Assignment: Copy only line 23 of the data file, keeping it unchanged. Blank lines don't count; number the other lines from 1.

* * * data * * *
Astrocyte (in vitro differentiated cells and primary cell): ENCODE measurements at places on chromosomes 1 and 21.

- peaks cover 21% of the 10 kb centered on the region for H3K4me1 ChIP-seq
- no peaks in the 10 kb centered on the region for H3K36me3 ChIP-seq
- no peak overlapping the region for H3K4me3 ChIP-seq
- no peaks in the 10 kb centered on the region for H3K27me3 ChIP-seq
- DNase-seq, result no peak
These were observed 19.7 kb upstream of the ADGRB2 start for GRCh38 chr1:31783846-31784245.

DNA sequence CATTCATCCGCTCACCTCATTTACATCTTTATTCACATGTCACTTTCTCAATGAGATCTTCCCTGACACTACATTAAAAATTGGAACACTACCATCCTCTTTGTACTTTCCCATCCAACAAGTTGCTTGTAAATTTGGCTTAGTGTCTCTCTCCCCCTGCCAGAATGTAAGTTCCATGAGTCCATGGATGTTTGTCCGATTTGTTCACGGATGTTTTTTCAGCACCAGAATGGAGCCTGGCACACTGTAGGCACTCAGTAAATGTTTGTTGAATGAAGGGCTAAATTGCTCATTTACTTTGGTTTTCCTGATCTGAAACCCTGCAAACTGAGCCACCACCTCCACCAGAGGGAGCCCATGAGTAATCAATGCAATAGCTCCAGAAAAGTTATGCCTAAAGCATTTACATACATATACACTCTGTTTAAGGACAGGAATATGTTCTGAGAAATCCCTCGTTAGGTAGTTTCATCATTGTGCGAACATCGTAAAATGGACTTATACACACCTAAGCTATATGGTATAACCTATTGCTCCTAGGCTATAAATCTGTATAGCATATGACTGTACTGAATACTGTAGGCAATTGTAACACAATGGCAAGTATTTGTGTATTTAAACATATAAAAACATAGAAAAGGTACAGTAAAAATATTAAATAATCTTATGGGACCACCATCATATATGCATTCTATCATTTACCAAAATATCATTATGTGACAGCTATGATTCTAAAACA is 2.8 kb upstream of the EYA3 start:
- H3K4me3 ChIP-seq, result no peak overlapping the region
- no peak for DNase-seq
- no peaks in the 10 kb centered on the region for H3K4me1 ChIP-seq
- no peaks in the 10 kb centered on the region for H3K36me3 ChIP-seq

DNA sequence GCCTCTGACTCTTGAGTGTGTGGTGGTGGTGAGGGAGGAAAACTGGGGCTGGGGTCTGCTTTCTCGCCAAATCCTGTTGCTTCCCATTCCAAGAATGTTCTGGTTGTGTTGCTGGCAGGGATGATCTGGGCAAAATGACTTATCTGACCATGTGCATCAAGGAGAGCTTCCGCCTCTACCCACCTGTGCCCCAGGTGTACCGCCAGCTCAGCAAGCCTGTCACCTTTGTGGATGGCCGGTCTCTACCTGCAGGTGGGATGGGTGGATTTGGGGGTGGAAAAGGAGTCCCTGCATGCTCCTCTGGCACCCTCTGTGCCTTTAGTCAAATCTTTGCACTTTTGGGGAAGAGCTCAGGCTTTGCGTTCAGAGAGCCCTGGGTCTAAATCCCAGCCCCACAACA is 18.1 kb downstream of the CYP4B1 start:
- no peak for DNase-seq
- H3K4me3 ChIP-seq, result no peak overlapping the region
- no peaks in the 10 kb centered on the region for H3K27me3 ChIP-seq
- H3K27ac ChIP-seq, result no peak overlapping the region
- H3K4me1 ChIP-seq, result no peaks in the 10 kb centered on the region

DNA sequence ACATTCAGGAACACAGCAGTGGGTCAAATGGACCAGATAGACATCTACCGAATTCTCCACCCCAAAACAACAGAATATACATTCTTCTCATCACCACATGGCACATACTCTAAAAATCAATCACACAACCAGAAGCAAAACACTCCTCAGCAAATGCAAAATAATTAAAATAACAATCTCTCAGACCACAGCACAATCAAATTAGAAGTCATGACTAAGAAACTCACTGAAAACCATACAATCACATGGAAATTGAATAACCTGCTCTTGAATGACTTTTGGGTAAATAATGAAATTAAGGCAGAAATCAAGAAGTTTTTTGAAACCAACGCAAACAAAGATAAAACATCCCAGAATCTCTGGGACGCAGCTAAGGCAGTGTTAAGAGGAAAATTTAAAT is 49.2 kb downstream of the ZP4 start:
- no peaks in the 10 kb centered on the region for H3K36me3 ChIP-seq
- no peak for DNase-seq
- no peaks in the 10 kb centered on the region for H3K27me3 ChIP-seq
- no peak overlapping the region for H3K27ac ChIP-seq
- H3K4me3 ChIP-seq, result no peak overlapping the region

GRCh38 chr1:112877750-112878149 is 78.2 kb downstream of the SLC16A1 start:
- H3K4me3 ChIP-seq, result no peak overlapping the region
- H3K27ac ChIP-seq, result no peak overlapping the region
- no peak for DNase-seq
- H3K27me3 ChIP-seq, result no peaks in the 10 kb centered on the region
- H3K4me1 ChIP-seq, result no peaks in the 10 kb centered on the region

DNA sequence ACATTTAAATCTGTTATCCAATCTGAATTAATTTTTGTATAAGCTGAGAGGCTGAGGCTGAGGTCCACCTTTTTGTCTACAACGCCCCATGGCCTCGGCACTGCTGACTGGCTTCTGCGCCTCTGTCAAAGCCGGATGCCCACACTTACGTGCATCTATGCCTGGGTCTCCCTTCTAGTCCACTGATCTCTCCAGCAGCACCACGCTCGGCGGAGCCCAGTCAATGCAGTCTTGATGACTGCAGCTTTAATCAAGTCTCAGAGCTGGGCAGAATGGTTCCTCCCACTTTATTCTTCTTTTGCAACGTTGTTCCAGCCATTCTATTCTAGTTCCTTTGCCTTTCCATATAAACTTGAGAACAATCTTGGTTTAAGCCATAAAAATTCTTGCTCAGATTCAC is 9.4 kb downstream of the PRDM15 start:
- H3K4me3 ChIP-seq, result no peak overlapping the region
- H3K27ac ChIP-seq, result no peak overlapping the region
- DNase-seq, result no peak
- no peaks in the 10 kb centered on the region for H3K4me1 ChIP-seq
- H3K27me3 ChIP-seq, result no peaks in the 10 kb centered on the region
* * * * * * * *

- no peak overlapping the region for H3K27ac ChIP-seq